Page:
# Protons to accelerate a space probe

1. Oct 13, 2004

### josephcollins

Okay ppl, I have a question, I'd just like you to check that my working here is correct.

Q: A space probe of mass m=490kg is driven by an ion propulsion motor that involves the use of positive ions, each of mass m=2.18*10^-25 kg and having a charge of magnitude e=1.6*10^-19 C. These ions, having a negligible initial velocity, are accelerated by a potential difference of magnitude 1.2*10^3 V that exists between two electrodes which are a distance of 5cm apart. The ejection of these accelerated ions from the space probe generates a forward thrust that drives the probe.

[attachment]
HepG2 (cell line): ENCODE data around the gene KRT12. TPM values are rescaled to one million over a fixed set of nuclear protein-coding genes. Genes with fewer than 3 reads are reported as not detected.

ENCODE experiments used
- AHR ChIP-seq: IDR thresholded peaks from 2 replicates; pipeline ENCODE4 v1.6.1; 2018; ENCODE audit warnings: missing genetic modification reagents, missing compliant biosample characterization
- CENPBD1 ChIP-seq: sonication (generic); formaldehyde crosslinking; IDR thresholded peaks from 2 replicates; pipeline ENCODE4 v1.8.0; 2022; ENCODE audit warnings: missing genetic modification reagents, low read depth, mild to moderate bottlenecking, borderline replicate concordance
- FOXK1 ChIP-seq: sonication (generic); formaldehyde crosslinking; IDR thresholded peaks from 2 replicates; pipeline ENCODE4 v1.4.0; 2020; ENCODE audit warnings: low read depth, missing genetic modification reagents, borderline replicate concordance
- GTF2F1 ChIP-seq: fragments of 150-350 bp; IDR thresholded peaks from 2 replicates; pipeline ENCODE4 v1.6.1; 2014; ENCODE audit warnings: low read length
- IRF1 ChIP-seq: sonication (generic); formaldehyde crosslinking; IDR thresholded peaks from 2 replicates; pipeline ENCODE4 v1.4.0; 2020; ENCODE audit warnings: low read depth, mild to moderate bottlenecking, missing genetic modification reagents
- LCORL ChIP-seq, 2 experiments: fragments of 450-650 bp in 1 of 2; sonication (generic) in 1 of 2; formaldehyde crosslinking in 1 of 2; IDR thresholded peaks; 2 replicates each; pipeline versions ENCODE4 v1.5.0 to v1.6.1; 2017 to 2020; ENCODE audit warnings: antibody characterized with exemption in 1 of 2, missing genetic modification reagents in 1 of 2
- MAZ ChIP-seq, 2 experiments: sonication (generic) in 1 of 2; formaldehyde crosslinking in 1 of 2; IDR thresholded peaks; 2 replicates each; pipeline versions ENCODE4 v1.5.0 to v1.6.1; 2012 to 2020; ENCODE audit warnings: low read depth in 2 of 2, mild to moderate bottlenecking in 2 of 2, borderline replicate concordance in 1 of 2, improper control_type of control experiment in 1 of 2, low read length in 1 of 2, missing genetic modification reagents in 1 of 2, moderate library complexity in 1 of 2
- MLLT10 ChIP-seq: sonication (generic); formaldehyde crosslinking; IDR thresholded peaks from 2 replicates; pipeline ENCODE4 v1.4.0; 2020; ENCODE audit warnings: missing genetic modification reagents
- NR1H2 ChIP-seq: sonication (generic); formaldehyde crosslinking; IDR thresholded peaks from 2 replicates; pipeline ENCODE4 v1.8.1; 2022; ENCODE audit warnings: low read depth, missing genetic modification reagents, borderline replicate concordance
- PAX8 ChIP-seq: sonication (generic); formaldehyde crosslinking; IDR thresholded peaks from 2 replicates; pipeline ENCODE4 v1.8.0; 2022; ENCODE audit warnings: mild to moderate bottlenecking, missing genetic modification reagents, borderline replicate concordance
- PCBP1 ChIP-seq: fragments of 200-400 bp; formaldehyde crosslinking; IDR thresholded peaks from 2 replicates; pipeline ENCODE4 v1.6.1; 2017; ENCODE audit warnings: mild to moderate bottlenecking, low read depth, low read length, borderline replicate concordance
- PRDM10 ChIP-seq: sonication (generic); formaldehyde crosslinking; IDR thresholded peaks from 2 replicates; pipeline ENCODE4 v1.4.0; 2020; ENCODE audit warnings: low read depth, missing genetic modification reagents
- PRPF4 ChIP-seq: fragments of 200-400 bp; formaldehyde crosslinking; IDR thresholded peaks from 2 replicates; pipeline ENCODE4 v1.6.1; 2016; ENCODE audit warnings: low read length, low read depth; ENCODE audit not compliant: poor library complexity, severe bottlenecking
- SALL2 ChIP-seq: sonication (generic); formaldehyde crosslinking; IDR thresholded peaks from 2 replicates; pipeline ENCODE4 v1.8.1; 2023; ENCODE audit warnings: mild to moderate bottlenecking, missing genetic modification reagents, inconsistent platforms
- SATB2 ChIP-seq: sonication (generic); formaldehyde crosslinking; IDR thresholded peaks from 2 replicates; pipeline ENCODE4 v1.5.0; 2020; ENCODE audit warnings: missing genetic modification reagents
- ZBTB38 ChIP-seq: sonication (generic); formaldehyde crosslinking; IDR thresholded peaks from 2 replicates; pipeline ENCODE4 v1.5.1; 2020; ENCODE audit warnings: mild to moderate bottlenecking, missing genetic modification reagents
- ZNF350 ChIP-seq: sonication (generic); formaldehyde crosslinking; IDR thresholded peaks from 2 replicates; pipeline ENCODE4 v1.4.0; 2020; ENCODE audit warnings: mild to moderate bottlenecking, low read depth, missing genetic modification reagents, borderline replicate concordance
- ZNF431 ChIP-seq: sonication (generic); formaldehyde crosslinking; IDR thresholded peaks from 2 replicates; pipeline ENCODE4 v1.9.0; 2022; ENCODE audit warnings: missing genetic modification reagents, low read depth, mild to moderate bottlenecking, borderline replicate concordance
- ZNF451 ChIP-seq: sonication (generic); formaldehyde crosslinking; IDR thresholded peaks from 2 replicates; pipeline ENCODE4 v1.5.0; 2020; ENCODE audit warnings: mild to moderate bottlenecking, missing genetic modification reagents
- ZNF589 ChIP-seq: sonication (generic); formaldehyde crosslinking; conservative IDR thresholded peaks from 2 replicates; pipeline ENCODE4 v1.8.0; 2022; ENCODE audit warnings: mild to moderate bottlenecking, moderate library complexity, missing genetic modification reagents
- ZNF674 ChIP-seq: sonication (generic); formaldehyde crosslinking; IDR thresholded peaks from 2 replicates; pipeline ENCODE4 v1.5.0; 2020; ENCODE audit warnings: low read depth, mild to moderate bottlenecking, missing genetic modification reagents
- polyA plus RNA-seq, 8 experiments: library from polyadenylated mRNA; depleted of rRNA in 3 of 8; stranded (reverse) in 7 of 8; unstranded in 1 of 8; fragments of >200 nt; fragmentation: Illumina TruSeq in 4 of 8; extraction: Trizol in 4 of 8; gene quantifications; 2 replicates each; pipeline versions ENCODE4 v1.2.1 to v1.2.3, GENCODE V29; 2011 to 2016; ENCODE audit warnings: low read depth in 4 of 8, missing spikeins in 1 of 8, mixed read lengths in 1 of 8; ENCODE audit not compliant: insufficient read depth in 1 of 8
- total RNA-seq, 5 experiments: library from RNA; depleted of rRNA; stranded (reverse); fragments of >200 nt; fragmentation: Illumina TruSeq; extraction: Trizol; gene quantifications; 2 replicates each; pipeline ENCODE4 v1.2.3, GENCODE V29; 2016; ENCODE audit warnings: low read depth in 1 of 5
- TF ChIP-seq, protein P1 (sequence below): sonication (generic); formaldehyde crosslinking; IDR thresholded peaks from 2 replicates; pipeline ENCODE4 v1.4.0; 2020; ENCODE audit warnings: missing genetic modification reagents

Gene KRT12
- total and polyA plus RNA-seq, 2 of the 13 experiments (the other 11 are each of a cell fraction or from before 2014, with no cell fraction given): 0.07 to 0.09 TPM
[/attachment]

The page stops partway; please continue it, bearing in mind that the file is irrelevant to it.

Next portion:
I got the velocity with which the ions leave the probe, using the argument that kinetic energy and velocity are equal. So mv^2=QV and v turns out to be 419169.8 m/s

Then I had to calculate the Force exerted on the ions when the number of ions between the electrodes is 2*10^13. This I did by saying that F=EQ, and since E=V/separation, F=VQ/separation. I got an answer of 0.0768N.

Lastly I had to calculate the time taken to accelerate the probe from 0 to 100km/h. I did this by first getting the acceleration of the probe. It is equal to F/m where F=0.0768N and m=490kg. so a=1.567*10^-4 m/s^2. Then I used (v-u)/a gives the time and set v= 100000/3600 and used the accn just calculated to get a time of 49.23 hrs. Could someone just verify that I did this correctly in terms of the logic involved?

Thanks, Joe

2. Oct 13, 2004

### Soveraign

I get the same final answers you do, 49.23 hours to get to 100km/h but $\frac 1 2 m v^2 = QV$ gives 4.197 x 10^4 m/s.

$$v = \sqrt{\frac{(1.6 \star 10^{-19})(1.2 \star 10^3)}{(.5)(2.18 \star 10^{-25})}}$$